Christa Malone R.I.P. (1 Viewer)

I don't like to post sad news, but I'm told Christa Malone passed away from cancer a few weeks back. In my interactions, she was such a beautiful, kind and generous person. She was also a tragic person: Her father unexpectedly died, her daughter committed suicide, and her sole sibling (sister) died of cancer as well -- all in the space of two years or so.

Fortunately, it sounds like she had a great few days before the end.

Christa did a great job of preserving her father's legacy, and in the process created a honorable legacy for herself.

She was a rock, even during times when the worst of life can throw at you.

Be at peace, Christa... You're missed
This was indeed very sad news. I got a wonderful letter from her a few days before Christmas. She was, as others here have said, a kind and generous person who had a bunch of bad stuff happen to her, none of it deserved. Rest in Peace, dear Christa.
By the way, I did an email interview with Christa, asking questions about her father, Marvin Malone, and growing up around The Wormwood Review. It wasn't finished (she postponed it a couple times due to her health issues), and now that she's gone, I'm considering if and how I should make it public. Any ideas?
My name is Paul Stachelek. I was Christa's husband for twenty-four years and spent the last eight months of her life with her in Stockton. The first thing I adamantly want to correct is that our daughter did not take her own life. She was diagnosed with something called Neurofibromatosis (NF1) at birth. Christa and I devoted nineteen years to do everything we could to make Sierra's life an abundant life despite her malady and we were successful based on Sierra's acceptance of her condition and the influence she had on so many people before the disease eventually took its toll.

There is a tragic element involved with the demise of the Malone family including Carla (sister), Marvin, Shirley and now Christa. About twenty people, mostly from NorCal, went to Point Arena, CA and spread Christa's ashes at her tree in a forest (Better Place Forest) during a ceremony on Christa's birthday (March 13th).

I also have a copy of the transcript regarding the interview with Christa and I'm sure, to the extent it achieved, would make an interesting read for those familiar with Wormy wherever it might get posted.
Thank you Paul for sharing this information with us. I didn't think that Sierra had taken her own life, but didn't know for sure. I'm glad that you are agreeable to the interview with her being posted here. Bukowski fans are very familiar with Marvin Malone and The Wormwood review, both of which have an excellent reputation here and everywhere else. Christa is well known here and was universally loved for her kindness, generosity, and intelligence. I'll pull together the pieces of the interview (it was conducted in two or three segments over a few years) and post it here soon. If anything seems to be missing or wrong, feel free to comment on that and I'll do my best to address it. Thanks again for your insights (as zobraks said above). By the way, my real name is David Barker. I had a bunch of poems in Wormwood, and had been in touch with Christa since Marvin's death.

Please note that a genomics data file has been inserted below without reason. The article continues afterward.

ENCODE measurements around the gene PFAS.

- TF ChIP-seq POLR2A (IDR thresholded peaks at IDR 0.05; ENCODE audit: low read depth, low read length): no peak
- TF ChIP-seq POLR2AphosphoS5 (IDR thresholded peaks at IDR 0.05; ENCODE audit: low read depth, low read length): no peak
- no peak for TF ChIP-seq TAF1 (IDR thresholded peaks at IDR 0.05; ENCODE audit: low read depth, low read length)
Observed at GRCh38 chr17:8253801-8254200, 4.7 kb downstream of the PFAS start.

Here's my unfinished interview with Christa Malone about her father, editor Marvin Malone, and his highly regarded, long running little magazine, The Wormwood Review. It was conducted by email in 2009. I had planned eventually to ask her about Bukowski, but she needed to postpone completing the interview due to her daughter, Sierra's, serious health problems, and we never resumed it. My wife, Judy, asked several questions as well. -- David Barker

David: What is your first memory of The Wormwood Review?

Christa: My first memory is of going to Sandy (Alexander) Taylor's barn on Wormwood Hill, where the letterpress was housed. I was four years old, nearly five. I suppose my father and Sandy were printing issue number 4 then, as I never met the other founding members of Wormwood, James Scully and Morton Felix. I just remember the barn being ancient and frigid, but there an air of excitement, a sense of something out of the ordinary happening. Sandy was a congenial type, and he and my father were having a good time. My father was a solitary type, so for him to have a joint project with someone else was unusual.

David: Tell me more about Sandy Taylor and Wormwood.